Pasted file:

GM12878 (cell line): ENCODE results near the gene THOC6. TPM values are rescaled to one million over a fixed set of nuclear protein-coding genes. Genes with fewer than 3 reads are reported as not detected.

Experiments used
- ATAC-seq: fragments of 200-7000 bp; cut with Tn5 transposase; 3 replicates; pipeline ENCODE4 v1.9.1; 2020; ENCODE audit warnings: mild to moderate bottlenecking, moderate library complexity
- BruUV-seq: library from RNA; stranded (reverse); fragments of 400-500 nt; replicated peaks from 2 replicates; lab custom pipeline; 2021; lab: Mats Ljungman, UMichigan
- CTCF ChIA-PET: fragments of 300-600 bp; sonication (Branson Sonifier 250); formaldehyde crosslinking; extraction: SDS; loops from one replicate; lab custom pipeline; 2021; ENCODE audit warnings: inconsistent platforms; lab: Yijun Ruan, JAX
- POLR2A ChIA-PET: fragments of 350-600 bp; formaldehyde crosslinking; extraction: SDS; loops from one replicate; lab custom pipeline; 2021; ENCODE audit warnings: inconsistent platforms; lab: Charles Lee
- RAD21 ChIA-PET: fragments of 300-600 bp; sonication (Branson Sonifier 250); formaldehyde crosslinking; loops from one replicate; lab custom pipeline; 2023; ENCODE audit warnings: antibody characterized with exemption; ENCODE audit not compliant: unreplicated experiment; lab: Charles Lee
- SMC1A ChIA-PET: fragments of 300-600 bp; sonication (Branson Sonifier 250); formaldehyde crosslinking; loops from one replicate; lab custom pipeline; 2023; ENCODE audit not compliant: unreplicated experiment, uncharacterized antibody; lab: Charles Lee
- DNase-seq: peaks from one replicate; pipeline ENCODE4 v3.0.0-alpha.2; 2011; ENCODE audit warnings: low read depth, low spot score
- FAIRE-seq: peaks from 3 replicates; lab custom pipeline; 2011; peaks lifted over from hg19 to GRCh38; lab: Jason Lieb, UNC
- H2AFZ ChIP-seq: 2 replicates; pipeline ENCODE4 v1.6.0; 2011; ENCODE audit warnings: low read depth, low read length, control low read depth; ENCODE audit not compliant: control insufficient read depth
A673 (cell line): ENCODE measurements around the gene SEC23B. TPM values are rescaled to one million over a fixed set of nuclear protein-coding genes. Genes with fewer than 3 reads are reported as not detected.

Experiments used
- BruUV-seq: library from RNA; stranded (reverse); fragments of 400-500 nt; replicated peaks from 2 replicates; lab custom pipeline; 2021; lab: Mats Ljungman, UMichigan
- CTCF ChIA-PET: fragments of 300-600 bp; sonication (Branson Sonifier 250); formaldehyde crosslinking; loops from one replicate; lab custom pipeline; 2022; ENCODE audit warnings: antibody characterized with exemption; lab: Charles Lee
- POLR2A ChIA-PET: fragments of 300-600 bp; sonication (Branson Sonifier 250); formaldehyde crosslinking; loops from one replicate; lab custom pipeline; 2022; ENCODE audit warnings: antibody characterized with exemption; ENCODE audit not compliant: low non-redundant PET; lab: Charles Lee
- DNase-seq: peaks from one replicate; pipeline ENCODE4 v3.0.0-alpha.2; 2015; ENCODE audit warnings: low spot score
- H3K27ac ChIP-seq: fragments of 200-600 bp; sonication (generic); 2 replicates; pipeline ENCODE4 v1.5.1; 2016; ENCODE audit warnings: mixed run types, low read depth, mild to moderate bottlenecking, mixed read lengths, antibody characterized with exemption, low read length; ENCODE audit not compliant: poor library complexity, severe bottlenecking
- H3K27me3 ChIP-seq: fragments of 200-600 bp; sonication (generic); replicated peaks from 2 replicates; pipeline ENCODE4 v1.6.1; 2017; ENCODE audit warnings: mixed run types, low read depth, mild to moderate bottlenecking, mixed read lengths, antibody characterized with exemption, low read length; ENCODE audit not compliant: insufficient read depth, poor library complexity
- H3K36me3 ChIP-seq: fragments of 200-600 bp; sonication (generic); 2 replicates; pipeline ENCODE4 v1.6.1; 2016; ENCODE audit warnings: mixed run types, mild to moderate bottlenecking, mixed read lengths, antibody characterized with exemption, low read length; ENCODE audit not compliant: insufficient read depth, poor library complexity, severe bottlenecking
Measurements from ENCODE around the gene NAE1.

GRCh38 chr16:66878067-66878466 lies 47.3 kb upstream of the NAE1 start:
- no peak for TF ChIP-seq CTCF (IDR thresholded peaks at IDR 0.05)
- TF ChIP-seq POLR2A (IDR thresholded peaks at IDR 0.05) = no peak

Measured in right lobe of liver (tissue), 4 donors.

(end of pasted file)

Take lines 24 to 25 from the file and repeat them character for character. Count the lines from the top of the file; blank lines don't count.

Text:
- TF ChIP-seq POLR2A (IDR thresholded peaks at IDR 0.05) = no peak

Measured in right lobe of liver (tissue), 4 donors.